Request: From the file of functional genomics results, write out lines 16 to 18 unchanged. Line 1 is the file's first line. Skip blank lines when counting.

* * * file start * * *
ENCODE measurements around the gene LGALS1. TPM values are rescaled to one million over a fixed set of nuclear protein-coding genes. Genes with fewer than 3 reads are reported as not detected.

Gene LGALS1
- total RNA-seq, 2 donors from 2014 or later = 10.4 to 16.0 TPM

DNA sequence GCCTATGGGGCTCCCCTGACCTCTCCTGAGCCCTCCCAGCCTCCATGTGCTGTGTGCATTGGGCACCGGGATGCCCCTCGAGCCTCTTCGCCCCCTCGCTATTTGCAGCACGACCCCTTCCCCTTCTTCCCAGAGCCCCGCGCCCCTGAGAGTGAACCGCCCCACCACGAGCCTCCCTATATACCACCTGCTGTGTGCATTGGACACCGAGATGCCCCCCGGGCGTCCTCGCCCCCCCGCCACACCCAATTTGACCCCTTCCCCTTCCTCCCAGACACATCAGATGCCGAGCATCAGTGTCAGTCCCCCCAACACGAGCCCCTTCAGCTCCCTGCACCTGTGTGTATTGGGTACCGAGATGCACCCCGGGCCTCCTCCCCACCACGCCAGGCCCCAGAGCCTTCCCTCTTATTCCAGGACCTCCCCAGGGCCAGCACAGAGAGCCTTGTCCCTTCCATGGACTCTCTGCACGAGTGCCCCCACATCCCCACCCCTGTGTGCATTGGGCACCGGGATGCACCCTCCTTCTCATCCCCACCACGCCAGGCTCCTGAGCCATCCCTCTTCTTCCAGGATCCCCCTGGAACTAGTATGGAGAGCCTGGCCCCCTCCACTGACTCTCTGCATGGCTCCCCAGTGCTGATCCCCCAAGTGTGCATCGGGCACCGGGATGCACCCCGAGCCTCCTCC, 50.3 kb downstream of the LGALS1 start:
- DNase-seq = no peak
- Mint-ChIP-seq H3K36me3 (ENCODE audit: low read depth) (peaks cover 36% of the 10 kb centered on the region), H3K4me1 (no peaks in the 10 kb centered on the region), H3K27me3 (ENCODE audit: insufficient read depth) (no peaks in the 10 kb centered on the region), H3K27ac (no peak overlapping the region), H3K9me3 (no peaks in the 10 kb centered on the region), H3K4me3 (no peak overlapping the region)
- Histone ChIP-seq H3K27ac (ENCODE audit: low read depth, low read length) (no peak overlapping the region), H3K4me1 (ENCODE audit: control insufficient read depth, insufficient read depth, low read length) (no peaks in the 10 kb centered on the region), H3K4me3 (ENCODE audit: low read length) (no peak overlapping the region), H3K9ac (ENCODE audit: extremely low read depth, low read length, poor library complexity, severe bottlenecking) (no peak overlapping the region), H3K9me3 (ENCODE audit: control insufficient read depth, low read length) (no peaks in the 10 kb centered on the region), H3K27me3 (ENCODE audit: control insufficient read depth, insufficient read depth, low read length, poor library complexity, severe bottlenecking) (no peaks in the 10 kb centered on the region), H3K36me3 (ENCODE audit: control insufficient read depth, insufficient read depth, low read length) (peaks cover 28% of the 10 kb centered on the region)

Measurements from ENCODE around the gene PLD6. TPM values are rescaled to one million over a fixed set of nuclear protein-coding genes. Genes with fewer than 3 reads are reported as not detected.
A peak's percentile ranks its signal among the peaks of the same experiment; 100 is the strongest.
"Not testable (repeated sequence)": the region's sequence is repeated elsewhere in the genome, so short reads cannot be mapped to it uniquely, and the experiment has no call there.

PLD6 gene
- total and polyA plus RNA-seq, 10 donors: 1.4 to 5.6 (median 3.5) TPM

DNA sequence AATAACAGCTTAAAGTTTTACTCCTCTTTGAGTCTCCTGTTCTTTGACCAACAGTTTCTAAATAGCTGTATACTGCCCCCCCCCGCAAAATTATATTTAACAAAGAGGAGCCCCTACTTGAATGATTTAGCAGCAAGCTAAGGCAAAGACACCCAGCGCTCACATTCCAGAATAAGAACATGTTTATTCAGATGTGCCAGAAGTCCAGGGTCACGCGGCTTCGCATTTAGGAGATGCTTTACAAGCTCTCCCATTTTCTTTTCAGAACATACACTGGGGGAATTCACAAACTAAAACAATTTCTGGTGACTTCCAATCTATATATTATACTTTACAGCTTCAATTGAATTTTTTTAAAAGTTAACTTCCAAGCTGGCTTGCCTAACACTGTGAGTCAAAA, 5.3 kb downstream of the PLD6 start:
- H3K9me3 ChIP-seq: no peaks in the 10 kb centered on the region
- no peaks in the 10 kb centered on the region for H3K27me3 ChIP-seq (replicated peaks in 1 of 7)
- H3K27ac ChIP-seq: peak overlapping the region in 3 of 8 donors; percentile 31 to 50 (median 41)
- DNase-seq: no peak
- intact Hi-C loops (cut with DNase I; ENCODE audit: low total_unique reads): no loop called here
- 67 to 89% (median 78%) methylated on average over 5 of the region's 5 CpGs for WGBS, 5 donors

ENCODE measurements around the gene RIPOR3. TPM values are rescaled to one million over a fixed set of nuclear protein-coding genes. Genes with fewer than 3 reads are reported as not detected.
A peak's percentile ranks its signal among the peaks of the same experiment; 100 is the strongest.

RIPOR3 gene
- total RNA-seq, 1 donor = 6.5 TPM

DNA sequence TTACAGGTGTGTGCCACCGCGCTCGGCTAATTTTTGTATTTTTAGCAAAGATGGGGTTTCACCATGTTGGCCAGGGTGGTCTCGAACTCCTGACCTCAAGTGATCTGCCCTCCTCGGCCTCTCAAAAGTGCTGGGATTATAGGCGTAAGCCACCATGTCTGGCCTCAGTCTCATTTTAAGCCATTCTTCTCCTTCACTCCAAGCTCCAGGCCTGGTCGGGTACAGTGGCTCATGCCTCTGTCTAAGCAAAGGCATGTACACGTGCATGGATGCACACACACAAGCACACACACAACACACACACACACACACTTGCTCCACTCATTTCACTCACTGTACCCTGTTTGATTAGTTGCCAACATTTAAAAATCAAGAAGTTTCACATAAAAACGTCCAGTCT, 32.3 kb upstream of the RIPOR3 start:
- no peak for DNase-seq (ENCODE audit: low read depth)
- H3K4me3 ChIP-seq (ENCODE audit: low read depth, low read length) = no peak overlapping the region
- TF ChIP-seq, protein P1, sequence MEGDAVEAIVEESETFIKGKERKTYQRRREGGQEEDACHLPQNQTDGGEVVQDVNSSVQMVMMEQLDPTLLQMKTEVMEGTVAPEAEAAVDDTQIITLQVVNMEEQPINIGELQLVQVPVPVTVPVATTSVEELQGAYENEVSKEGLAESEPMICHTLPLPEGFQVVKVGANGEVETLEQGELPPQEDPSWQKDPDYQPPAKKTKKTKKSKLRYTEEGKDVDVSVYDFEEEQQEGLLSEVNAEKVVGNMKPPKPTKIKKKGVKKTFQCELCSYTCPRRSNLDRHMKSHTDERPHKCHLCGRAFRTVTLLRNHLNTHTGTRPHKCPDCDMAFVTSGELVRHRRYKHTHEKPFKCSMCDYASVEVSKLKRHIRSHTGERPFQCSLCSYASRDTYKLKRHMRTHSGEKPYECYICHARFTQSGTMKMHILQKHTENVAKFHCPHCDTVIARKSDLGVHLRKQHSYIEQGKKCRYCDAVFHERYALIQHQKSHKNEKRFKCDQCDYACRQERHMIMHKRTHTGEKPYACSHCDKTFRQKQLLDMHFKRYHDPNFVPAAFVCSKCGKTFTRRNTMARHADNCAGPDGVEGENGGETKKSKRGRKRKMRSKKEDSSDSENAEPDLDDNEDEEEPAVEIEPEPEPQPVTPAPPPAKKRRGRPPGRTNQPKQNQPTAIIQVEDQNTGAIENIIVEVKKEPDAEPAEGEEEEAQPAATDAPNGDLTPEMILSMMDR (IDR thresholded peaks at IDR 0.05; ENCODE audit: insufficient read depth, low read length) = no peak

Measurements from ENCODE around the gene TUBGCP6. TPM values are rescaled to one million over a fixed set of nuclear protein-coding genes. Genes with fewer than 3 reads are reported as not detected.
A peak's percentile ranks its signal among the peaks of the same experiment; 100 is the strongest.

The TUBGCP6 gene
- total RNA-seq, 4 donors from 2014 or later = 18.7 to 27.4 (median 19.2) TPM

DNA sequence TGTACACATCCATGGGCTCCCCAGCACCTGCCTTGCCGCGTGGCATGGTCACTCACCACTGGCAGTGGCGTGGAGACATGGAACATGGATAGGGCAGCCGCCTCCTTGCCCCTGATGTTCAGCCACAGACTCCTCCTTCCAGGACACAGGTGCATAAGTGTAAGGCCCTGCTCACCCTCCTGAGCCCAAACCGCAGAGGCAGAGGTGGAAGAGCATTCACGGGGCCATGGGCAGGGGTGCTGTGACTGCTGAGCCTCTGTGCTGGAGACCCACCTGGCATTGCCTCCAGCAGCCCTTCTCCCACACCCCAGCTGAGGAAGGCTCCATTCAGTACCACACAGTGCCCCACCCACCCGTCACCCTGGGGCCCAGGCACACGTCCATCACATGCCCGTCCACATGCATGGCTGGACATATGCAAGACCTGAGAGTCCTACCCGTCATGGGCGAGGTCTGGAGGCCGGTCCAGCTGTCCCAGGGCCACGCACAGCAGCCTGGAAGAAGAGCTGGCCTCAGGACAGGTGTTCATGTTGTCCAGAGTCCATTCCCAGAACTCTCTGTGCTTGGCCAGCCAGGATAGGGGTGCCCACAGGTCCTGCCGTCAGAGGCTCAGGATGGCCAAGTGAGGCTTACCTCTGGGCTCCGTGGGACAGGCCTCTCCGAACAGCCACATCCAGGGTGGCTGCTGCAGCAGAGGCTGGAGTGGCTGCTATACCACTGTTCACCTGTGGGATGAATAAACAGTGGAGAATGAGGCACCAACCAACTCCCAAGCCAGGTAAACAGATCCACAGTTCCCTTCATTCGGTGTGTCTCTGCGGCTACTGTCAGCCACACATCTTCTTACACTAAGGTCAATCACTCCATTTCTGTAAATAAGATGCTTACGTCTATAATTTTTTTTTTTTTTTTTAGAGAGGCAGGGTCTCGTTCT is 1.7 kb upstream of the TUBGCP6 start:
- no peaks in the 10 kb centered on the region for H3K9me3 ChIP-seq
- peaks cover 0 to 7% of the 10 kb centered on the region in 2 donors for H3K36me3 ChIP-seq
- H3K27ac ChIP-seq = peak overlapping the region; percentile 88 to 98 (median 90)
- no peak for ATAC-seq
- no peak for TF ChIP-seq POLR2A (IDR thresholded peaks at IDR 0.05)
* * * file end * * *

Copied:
- H3K27ac ChIP-seq: peak overlapping the region in 3 of 8 donors; percentile 31 to 50 (median 41)
- DNase-seq: no peak
- intact Hi-C loops (cut with DNase I; ENCODE audit: low total_unique reads): no loop called here